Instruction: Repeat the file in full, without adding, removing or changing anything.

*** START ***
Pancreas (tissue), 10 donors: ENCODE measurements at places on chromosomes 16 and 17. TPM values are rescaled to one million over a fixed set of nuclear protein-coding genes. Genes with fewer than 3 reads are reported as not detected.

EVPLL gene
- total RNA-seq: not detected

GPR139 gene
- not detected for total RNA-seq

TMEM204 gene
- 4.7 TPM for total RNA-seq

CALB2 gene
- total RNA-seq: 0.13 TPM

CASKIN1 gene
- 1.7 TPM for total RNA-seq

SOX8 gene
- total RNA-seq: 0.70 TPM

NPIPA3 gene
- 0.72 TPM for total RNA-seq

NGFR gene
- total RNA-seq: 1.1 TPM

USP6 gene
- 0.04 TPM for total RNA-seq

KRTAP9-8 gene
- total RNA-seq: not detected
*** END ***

Pancreas (tissue), 10 donors: ENCODE measurements at places on chromosomes 16 and 17. TPM values are rescaled to one million over a fixed set of nuclear protein-coding genes. Genes with fewer than 3 reads are reported as not detected.

EVPLL gene
- total RNA-seq: not detected

GPR139 gene
- not detected for total RNA-seq

TMEM204 gene
- 4.7 TPM for total RNA-seq

CALB2 gene
- total RNA-seq: 0.13 TPM

CASKIN1 gene
- 1.7 TPM for total RNA-seq

SOX8 gene
- total RNA-seq: 0.70 TPM

NPIPA3 gene
- 0.72 TPM for total RNA-seq

NGFR gene
- total RNA-seq: 1.1 TPM

USP6 gene
- 0.04 TPM for total RNA-seq

KRTAP9-8 gene
- total RNA-seq: not detected